Arch of Titus. Rome. Italy
Roman Art. Arch of Titus. Erected in the year 81 to commemorate the conquest of Titus against the Jews. It features carved scenes of the conquest and subsequent destruction of Jerusalem (AD 70). Via Sacra. Roman Forum. Rome. Italy.
© Thaliastock / Mary Evans
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Roman columns, 1889. Creator: W & AK Johnston
Roman columns, 1889. Examples of various types of column from classical buildings in Rome: 1. Corinthian, from the Temple of Mars Ultor; 2. Composite, from the Arch of Titus; 3. Ionic, from the Temple of Fortuna Virilis; 4. Doric, from the Theatre of Marcellus. In the Corinthian order, the capitals of the columns are decorated with acanthus leaves. The Composite order is a combination of Ionic and Corinthian capitals. The Ionic capital features a scroll-shaped ornament known as a volute, sometimes compared to rams' horns. The Doric is the oldest and simplest of the classical orders and has a very plain capital. From the 9th edition of the "Encyclopaedia Britannica", 1889.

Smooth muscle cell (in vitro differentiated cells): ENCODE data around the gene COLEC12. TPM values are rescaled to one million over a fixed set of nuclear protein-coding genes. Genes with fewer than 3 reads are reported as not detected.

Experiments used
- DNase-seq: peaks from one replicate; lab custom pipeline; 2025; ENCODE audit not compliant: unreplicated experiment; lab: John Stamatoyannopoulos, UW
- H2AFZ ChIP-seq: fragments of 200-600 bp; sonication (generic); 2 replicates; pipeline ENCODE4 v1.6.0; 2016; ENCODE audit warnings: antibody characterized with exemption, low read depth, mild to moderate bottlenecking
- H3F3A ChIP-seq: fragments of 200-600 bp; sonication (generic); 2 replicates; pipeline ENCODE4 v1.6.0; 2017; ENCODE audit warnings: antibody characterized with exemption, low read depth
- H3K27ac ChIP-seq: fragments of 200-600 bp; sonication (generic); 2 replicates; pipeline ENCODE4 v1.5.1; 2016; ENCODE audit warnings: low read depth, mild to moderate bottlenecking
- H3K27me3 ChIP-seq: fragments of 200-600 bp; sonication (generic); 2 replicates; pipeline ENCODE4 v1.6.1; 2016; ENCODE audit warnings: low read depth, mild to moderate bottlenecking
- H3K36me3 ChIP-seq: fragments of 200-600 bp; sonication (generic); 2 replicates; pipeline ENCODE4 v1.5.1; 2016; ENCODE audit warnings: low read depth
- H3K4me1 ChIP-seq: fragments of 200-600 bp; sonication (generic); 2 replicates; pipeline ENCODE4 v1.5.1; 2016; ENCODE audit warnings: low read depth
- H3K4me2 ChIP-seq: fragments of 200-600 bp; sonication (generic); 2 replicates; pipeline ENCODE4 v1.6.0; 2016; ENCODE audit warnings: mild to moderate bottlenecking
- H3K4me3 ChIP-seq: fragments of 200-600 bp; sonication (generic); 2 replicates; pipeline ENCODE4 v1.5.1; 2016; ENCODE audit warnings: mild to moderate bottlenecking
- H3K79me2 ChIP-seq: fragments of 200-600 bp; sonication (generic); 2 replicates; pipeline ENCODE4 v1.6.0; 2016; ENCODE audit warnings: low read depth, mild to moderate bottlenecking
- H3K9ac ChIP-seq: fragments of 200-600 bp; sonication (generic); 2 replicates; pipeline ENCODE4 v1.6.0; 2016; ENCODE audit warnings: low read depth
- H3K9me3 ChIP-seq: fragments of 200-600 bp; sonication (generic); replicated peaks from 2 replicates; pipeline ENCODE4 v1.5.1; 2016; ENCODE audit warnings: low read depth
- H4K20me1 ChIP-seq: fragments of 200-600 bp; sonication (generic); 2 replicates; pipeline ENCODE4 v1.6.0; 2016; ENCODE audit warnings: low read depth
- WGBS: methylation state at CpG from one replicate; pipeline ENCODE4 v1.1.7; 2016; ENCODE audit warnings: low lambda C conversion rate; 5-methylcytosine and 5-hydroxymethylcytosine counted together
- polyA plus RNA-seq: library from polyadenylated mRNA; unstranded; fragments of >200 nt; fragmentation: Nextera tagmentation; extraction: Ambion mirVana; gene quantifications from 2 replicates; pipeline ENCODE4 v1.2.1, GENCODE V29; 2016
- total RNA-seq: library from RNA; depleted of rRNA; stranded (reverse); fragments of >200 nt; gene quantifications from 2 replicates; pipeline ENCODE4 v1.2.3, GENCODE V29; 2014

Attic Red-Figure Volute Krater
Attic Red-Figure Volute Krater; Attributed to Kleophrades Painter and a pupil, Greek (Attic), active 505 - 475 B.C.; Athens, Greece, Europe; 480 - 470 B.C.; Terracotta; Object (body, top of volutes): 56.7 to 56.9 x 37.4 cm (22 5/16 to 22 3/8 x 14 3/4 in.), Object (rim): 49.7 to 50.6 x 40.9 to 41.1 cm (19 9/16 to 19 15/16 x 16 1/8 to 16 3 1/6 in.), Object (foot): 20.3 cm (8 in.)
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